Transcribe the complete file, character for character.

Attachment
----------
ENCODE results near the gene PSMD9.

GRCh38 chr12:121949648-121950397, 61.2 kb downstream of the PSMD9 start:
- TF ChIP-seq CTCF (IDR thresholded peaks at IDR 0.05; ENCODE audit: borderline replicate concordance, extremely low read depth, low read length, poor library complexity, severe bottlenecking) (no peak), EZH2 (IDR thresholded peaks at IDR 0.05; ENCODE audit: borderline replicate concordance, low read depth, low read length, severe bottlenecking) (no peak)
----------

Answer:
ENCODE results near the gene PSMD9.

GRCh38 chr12:121949648-121950397, 61.2 kb downstream of the PSMD9 start:
- TF ChIP-seq CTCF (IDR thresholded peaks at IDR 0.05; ENCODE audit: borderline replicate concordance, extremely low read depth, low read length, poor library complexity, severe bottlenecking) (no peak), EZH2 (IDR thresholded peaks at IDR 0.05; ENCODE audit: borderline replicate concordance, low read depth, low read length, severe bottlenecking) (no peak)